I read a study where they practiced the cleanliness customs of the 18th century..., changed and laundered clothes often. They found that they were a little less "clean" than we are today. One misunderstanding...., they didn't take baths, meaning full immersion in hot water very often, but they did use water on rags to wash, as well as using soap on their clothing. It's this misunderstanding about bathing that has confused school teachers teaching about The Colonial Era for decades. I've seen references to early 20th century "bathing" being done on Saturday night, whether the folks needed it or not. :shocked2:

Cities tended to be filthier than country communities because of poor sanitation. Thus as the image that Clyde posted, you had outbreaks of Cholera, and food handling procedures of today were not known, so there was risk of food poisoning to travelers, but again a villager who didn't travel very far probably had developed immunity to local bacteria.

FYI the British military wanted all the men's food boiled, except for the baking of bread as they knew the men were healthier that way...(probably shielded the men who by the nature of their profession were moving into areas with new bacteria, since the boiling would sanitize the food.)

LD
 

tenngun

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Spot on. The living in filth thing is a myth. While they did not know about germs they knew cause and effect, and the value of clean.
Any raw food was thought to be a danger,all water sources were feared. Small beer coffee tea buttermilk were preferred drinks. People ”˜spit bathed’ daily and clothing was laundered andbrushed regularly.
They knew dirty dishes equaled sick eaters, dirty crocks equaled bad beer and the best way to commit suicide was to tell some one he stank.
Washington scratched off a request for bath tubs for his army saying the creeks will serve in just a few months, but he made sure his men had soap. And valuable space that could have been taken up by whisky on the pack trains to rendezvous was instead given over to soap.
 

Elnathan

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Loyalist Dave said:
I read a study where they practiced the cleanliness customs of the 18th century..., changed and laundered clothes often. They found that they were a little less "clean" than we are today. One misunderstanding...., they didn't take baths, meaning full immersion in hot water very often, but they did use water on rags to wash, as well as using soap on their clothing. It's this misunderstanding about bathing that has confused school teachers teaching about The Colonial Era for decades. I've seen references to early 20th century "bathing" being done on Saturday night, whether the folks needed it or not. :shocked2:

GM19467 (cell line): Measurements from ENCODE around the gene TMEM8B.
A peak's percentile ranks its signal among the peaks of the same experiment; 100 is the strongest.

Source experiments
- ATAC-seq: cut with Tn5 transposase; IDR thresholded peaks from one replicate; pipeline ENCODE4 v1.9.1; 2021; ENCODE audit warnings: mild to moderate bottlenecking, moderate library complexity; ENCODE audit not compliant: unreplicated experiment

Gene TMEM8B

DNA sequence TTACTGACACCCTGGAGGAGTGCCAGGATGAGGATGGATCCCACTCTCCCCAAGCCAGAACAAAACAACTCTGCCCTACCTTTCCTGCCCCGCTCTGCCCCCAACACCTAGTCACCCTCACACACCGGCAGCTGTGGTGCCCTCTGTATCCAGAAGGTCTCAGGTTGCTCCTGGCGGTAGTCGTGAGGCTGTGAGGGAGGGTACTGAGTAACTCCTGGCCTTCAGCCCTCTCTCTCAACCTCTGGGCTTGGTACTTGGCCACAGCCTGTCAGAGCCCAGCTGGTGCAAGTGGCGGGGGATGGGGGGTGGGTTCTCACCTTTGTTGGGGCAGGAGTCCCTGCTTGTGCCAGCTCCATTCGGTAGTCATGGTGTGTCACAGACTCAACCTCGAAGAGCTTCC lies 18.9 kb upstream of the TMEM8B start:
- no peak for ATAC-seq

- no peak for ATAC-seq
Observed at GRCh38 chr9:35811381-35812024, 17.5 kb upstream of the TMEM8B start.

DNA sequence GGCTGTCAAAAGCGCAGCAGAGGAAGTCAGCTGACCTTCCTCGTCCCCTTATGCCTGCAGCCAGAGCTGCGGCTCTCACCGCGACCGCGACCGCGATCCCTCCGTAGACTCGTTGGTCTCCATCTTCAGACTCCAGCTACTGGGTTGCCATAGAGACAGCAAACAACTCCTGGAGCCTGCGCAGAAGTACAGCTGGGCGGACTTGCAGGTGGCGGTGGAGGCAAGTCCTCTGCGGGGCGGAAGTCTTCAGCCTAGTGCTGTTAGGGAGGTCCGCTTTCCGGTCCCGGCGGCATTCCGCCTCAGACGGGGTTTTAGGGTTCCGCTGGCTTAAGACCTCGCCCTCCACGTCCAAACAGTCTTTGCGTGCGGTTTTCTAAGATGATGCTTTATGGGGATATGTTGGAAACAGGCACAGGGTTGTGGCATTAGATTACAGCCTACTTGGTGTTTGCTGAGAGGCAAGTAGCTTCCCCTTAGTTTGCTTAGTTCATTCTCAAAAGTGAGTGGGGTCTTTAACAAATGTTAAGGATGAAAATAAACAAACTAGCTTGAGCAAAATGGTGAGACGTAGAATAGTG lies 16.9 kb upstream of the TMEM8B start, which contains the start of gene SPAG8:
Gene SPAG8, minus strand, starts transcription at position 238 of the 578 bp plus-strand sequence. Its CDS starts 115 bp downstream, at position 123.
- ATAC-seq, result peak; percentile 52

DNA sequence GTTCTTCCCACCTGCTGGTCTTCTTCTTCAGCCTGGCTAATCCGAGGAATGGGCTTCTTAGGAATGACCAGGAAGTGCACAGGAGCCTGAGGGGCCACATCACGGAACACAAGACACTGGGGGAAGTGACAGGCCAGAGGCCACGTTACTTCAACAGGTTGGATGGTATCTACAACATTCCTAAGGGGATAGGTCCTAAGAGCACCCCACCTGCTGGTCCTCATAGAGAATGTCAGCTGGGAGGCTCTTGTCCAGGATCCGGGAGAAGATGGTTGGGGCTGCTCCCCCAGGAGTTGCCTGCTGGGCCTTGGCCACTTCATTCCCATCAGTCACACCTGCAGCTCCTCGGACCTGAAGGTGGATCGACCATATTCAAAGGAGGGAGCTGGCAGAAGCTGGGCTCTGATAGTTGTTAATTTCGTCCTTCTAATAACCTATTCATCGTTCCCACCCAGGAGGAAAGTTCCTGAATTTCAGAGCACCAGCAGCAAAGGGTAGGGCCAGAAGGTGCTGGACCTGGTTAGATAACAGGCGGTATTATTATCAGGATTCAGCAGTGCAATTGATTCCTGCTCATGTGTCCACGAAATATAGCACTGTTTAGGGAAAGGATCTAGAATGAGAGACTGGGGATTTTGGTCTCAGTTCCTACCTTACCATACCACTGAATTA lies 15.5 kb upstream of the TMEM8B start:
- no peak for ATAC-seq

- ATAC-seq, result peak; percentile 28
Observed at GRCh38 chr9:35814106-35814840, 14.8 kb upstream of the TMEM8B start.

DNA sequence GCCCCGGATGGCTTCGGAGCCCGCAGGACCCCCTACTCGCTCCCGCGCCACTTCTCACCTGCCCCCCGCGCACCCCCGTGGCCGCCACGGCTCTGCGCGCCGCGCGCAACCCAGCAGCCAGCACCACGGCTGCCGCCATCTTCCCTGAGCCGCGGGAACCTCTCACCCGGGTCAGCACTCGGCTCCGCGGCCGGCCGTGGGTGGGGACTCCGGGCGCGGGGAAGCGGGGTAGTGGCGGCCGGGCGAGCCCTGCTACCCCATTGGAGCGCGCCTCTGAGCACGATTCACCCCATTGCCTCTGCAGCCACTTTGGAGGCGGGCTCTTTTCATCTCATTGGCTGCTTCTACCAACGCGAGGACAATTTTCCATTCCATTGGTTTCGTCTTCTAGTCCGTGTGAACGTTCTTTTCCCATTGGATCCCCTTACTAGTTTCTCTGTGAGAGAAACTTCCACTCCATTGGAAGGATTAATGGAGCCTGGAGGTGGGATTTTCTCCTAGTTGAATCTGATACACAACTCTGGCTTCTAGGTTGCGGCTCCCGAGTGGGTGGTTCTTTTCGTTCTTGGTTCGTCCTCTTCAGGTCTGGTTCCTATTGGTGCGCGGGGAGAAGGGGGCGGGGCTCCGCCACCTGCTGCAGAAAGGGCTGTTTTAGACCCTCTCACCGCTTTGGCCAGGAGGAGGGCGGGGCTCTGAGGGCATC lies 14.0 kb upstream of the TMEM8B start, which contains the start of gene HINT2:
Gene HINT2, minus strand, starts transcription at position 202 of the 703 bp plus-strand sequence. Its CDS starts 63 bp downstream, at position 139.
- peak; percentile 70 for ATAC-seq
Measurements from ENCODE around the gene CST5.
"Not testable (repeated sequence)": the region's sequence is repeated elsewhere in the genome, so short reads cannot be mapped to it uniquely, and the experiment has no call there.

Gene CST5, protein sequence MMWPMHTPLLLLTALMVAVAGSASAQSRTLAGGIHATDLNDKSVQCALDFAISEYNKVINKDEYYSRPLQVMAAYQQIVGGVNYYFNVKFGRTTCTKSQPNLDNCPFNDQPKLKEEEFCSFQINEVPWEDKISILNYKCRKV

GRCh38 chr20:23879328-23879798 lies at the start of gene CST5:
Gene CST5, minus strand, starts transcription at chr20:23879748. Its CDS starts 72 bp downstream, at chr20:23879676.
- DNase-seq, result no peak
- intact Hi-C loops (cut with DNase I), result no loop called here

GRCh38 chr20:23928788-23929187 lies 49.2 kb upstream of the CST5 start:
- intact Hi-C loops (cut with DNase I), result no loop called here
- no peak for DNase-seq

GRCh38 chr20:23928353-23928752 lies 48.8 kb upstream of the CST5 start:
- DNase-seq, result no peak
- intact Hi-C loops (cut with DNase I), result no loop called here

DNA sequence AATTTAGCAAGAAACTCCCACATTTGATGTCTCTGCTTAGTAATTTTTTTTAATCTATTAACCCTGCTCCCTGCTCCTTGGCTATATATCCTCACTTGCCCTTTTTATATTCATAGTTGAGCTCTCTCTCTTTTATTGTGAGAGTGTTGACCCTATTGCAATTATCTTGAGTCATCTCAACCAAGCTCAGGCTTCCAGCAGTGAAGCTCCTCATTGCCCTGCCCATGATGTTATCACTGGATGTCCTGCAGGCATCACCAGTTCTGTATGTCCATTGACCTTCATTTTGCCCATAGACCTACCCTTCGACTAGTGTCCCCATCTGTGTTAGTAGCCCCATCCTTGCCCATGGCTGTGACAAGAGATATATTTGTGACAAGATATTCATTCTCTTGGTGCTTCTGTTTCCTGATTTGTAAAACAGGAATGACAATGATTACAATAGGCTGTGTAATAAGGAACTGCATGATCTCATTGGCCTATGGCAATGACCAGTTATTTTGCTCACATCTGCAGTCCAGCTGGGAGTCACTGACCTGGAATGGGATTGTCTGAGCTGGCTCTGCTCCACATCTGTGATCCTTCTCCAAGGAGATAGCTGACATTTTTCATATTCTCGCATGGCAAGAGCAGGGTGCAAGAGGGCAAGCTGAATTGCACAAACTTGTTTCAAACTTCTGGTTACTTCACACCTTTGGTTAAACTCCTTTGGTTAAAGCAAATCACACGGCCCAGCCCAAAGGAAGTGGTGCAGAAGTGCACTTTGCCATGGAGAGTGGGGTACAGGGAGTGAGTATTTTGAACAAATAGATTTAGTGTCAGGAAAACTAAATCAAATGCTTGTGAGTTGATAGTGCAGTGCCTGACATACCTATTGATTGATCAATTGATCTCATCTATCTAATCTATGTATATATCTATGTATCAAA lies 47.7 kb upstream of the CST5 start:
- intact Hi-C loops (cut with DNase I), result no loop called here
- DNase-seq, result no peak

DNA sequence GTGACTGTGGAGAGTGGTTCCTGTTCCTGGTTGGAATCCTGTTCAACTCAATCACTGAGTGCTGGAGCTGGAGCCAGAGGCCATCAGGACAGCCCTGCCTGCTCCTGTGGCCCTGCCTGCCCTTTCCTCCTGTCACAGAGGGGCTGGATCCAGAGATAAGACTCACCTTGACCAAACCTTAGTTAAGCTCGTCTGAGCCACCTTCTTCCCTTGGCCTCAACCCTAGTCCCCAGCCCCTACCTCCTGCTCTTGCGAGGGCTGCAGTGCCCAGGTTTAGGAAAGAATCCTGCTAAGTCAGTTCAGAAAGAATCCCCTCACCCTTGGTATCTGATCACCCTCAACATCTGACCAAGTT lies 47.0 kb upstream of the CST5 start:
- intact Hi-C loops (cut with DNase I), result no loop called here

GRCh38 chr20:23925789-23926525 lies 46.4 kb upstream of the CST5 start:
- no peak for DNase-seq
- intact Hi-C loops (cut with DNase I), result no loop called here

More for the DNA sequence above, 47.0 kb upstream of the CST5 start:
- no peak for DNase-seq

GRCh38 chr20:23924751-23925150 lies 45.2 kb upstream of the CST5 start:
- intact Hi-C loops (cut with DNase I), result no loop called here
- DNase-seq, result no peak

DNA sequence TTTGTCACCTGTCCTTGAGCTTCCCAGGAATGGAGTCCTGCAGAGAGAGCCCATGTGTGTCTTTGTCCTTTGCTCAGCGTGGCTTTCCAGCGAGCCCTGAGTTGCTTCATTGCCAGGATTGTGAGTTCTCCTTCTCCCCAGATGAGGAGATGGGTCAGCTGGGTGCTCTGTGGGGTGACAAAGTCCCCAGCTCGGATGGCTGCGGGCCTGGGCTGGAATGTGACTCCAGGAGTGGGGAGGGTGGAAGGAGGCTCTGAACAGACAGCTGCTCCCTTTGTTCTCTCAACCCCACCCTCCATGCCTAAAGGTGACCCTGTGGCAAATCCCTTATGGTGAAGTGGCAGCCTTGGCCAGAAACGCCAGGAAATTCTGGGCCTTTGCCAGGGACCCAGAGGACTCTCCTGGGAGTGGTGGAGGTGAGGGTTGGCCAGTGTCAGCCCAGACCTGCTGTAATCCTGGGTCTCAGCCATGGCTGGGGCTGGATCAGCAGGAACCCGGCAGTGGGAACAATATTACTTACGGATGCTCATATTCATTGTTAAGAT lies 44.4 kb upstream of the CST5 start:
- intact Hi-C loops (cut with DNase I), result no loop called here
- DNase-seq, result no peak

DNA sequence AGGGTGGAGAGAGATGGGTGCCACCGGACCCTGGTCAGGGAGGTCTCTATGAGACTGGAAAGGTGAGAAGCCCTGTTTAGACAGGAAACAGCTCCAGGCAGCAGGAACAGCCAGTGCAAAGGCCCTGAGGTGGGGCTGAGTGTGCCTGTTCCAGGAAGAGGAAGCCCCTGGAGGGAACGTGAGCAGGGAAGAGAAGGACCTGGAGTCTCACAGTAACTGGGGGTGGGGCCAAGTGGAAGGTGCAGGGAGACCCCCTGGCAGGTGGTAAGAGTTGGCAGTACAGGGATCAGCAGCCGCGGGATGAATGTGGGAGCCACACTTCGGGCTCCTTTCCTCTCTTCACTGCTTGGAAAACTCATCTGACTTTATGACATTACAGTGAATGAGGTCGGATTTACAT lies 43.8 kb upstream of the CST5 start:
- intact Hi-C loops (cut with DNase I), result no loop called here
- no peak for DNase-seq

Do happen to remember name, etc., of the study? The conclusions are pretty much what I would expect, given the realities of human physiology, but it would be nice to have it written down.
 

NMPlainsman

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This isn't 19th Century but I had an Uncle that started the X - X ranch south of Ft. Sumner on the Pecos River in 1884. The modest adobe house still barely stands. He had piped water into the house from a spring and added a complete bathroom on the end of an enclosed porch.
He had become a wealthy man by being a New Mexico surveyor in the 1870s.

My Grandfather homesteaded ten miles west of him in 1912 and he piped water into the house from eclipse windmill filled rock storage tanks, building a complete bathroom on the end of an enclosed porch.

Since this was "the out house era", I would suspect that an indoor bathroom in the west was looked upon as a huge improvement but at the same time it appears that they still couldn't quite bring them selves to make the "indoor out house" completely indoors.

Grandmother was raised at the X-X and she lost a brother due to a bad can of peaches.

"They" say that the average rainfall in my area is close to 13" a year. I'm not too certain about that. :haha:
There were a tremendous amount of homesteaders in my area and in looking at what remains, many lived in dug outs, dug cisterns that caught water off of the ground and hauled water from what few wells, springs and dirt tanks existed at the time in barrels.

It would have been a very hard (and I'd think dirty) life and it is amazing to me that most "proved up".

Billy
 

coloradoclyde

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Seems I recall soap being mentioned as both a military ration and as a fur trade item.... :hmm:
 

tenngun

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Yup when we think about rendezvous we think powder lead beads, guns ,knifes, whisky and blankets. When it was chocolate,tea ,raisins ,soap coffee. Those boys enjoyed their treats and the soap made this Indian princesses friendlier.
 

Vaino